2003 Seattle Annual Meeting (November 25, 2003)
Paper No. 86-7
Presentation Time: 8:00 AM-12:00 PM

ORIGIN OF LATE CENOZOIC LACUSTRINE DEPOSITS ON THE UNCOMPAHGRE PLATEAU OF WESTERN COLORADO

GARHART, Alex, Physical and Environmental Science, Mesa State College, 1100 North Avenue, Grand Junction, CO 81501, agarhart@mesastate.com, ASLAN, Andres, Department of Physical and Environmental Sciences, Mesa State College, 1100 North Avenue, Grand Junction, CO 81501, and BETTON, Charles W., 217 Country Club Pk, Grand Junction, CO 81503

Geologic mapping and sedimentologic studies of newly discovered lake deposits on the Uncompahgre Plateau of western Colorado provide an important late Cenozoic record of paleoenvironmental conditions in the region. Lacustrine sediments are located in Cactus Park, a NW-trending strike valley on the NE edge of the Uncompahgre Uplift. River gravel deposits show that the Gunnison River used to flow to the NW through Cactus Park. Minimal dissection of the valley has preserved the river gravels as well as remarkable lake deposits. The lake beds are located at an altitude of 1900 m, which is ~475 m above the modern Gunnison River. Extrapolation of regional incision rates suggests that the lacustrine sediments may be as old as ~3 Ma.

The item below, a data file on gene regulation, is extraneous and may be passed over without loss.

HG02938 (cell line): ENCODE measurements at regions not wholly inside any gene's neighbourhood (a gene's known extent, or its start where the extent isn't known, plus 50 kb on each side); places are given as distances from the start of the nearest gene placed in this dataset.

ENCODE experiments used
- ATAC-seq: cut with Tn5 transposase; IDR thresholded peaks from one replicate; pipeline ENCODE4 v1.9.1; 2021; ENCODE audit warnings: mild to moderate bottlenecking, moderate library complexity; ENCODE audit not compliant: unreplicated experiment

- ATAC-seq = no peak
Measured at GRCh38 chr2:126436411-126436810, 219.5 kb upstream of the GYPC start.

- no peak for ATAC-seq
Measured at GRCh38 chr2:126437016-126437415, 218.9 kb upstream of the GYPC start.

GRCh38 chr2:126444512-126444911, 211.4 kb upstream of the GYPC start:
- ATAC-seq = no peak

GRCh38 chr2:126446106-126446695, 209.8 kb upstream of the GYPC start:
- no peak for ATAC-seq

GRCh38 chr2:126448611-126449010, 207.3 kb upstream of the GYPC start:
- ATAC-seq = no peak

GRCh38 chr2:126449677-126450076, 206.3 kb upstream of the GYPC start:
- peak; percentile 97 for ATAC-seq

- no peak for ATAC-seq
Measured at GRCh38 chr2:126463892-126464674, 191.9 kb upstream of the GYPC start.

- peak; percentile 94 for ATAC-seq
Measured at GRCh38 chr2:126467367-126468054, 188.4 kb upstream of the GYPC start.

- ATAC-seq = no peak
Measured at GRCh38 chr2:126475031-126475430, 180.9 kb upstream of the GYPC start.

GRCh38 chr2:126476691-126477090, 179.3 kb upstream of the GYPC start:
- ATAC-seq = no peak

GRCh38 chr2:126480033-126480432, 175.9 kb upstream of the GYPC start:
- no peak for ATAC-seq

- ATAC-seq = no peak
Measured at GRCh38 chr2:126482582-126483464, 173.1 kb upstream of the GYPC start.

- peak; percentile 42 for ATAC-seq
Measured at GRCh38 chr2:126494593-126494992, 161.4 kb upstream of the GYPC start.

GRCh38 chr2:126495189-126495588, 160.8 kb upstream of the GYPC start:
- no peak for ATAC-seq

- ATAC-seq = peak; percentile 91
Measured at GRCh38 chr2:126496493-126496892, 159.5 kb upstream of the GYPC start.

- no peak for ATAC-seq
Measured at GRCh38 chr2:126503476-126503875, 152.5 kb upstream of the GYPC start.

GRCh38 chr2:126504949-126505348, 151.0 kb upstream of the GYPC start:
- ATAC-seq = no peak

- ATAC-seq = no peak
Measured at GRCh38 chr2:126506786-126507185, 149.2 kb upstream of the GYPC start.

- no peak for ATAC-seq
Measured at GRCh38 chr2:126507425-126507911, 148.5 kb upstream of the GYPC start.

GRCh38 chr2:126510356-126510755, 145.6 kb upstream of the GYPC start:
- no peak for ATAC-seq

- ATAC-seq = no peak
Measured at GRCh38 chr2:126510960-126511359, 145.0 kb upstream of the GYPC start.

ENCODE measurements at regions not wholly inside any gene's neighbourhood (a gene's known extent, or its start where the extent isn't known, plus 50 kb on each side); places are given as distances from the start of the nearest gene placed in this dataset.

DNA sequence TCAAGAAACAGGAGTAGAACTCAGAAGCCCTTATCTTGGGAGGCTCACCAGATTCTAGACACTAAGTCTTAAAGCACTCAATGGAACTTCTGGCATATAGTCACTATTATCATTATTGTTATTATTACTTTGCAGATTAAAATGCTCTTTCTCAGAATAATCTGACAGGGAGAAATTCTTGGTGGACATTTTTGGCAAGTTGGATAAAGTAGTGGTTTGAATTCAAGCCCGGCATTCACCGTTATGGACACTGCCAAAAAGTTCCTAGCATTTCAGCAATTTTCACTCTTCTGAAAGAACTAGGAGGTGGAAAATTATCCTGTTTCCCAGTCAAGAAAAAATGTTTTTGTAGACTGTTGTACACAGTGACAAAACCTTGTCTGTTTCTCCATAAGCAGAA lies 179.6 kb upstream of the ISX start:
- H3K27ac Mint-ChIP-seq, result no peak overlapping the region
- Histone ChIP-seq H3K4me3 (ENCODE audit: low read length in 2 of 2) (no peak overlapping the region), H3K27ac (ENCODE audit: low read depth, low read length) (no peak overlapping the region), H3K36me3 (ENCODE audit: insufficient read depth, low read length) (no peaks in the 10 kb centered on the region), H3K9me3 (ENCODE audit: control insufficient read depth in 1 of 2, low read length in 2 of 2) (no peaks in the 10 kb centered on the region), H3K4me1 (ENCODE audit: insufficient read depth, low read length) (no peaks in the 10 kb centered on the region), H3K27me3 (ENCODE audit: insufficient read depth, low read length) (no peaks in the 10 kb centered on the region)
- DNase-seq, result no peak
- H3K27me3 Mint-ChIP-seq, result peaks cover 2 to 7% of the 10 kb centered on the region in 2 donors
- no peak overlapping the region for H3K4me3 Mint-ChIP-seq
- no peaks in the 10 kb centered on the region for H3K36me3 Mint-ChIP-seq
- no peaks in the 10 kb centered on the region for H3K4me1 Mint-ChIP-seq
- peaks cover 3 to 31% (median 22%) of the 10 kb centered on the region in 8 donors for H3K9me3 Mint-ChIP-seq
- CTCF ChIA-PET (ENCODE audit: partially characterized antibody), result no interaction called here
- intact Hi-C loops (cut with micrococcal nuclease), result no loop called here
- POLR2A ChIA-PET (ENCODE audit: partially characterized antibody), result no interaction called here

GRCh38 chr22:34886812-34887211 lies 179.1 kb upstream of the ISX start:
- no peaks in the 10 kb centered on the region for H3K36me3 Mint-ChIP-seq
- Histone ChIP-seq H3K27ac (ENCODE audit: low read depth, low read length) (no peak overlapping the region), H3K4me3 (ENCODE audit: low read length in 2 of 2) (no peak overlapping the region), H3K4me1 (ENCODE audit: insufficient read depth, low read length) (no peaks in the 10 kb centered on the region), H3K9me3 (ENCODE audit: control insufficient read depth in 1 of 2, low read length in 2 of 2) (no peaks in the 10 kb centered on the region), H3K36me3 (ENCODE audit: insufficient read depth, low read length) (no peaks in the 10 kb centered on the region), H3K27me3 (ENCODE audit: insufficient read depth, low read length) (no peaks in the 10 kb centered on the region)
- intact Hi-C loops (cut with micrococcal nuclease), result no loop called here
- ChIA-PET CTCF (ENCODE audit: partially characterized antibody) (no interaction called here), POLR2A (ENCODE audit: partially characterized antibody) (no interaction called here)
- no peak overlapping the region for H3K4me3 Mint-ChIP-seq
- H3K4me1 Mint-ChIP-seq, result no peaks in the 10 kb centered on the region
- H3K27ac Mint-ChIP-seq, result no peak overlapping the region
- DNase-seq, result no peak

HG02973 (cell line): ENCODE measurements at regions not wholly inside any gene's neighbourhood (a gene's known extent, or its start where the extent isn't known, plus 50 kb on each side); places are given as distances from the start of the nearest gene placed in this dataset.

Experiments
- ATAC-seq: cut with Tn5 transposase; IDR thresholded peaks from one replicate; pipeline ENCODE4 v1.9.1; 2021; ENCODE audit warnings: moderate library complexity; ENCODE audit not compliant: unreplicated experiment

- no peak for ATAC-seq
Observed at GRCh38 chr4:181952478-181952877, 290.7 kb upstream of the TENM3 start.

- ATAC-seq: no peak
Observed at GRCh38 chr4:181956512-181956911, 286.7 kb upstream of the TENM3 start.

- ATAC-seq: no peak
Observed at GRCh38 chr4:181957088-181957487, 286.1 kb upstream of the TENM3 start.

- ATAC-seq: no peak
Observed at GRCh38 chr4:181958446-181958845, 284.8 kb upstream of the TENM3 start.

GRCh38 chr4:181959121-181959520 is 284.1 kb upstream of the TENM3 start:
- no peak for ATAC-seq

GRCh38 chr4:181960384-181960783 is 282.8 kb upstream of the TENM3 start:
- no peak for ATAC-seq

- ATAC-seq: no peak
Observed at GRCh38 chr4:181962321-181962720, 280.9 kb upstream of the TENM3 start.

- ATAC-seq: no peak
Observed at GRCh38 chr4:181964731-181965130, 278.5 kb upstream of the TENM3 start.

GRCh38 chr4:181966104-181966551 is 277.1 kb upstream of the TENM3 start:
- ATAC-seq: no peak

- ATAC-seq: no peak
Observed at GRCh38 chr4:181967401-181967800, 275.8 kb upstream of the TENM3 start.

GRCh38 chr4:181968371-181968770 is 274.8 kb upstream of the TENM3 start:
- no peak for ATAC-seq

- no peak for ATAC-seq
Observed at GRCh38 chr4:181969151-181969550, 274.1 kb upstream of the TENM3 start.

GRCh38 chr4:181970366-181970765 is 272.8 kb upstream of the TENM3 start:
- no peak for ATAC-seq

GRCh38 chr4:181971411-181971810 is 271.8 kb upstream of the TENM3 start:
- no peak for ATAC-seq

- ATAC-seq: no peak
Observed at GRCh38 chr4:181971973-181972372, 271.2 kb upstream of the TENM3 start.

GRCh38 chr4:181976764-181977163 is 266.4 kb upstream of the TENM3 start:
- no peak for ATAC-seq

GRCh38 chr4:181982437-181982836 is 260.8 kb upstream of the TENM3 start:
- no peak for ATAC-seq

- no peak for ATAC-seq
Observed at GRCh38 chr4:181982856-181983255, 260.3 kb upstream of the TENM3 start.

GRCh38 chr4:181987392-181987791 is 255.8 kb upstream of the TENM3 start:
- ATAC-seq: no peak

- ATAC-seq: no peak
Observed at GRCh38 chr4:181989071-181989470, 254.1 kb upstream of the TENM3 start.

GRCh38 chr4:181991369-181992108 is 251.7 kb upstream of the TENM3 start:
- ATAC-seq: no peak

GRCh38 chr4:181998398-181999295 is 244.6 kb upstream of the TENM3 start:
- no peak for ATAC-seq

Lake deposits in Cactus Park overlie the Gunnison River gravels, are up to 40 m thick, and covered at least 8 km2. The sediments are chiefly yellow planar-bedded silt with interbeds of gray clay. Beds range in thickness from 1 to 10 cm and vertical sequences typically show thin clay beds separating thicker silt units. The beds are horizontal or dip 3 to 5 degrees to the NE. Clay minerals are dominated by illite and mixed-layer clays similar to those found in the Cretaceous Mancos shale. Minor beds of sand show evidence of small-scale cross stratification. Authigenic minerals such as nodular calcite and fibrous gypsum occur along bedding planes. Trace fossils and evidence of bioturbation have not been observed.

The presence and distribution of the lake beds provide clear evidence that the Gunnison River was dammed near the mouth of Cactus Park, which led to the abandonment of this paleochannel course and, possibly, Unaweep Canyon. Relocation of the Gunnison River to the NE as the lake drained through an outlet probably established near present-day Little Dominguez Canyon. Formation of the Cactus Park lake and abandonment of this ancient Gunnison River course may have been caused by 1) late Quaternary uplift of the Uncompahgre Plateau (Scott et al., 2002), 2) an ice dam, or 3) a landslide. Abundant landslides associated with the Brushy Basin Member of the Jurassic Morrison Formation adjacent to Cactus Park suggest that landslides in the East Creek area created the lake, perhaps during a time of wetter climatic conditions.

2003 Seattle Annual Meeting (November 25, 2003)
Session No. 86--Booth# 132
Quaternary Geology/Geomorphology (Posters) I: Lakes, Dunes, Soils, and Tectonics
Washington State Convention and Trade Center: Hall 4-F
8:00 AM-12:00 PM, Monday, November 3, 2003

Geological Society of America Abstracts with Programs, Vol. 35, No. 6, September 2003, p. 170

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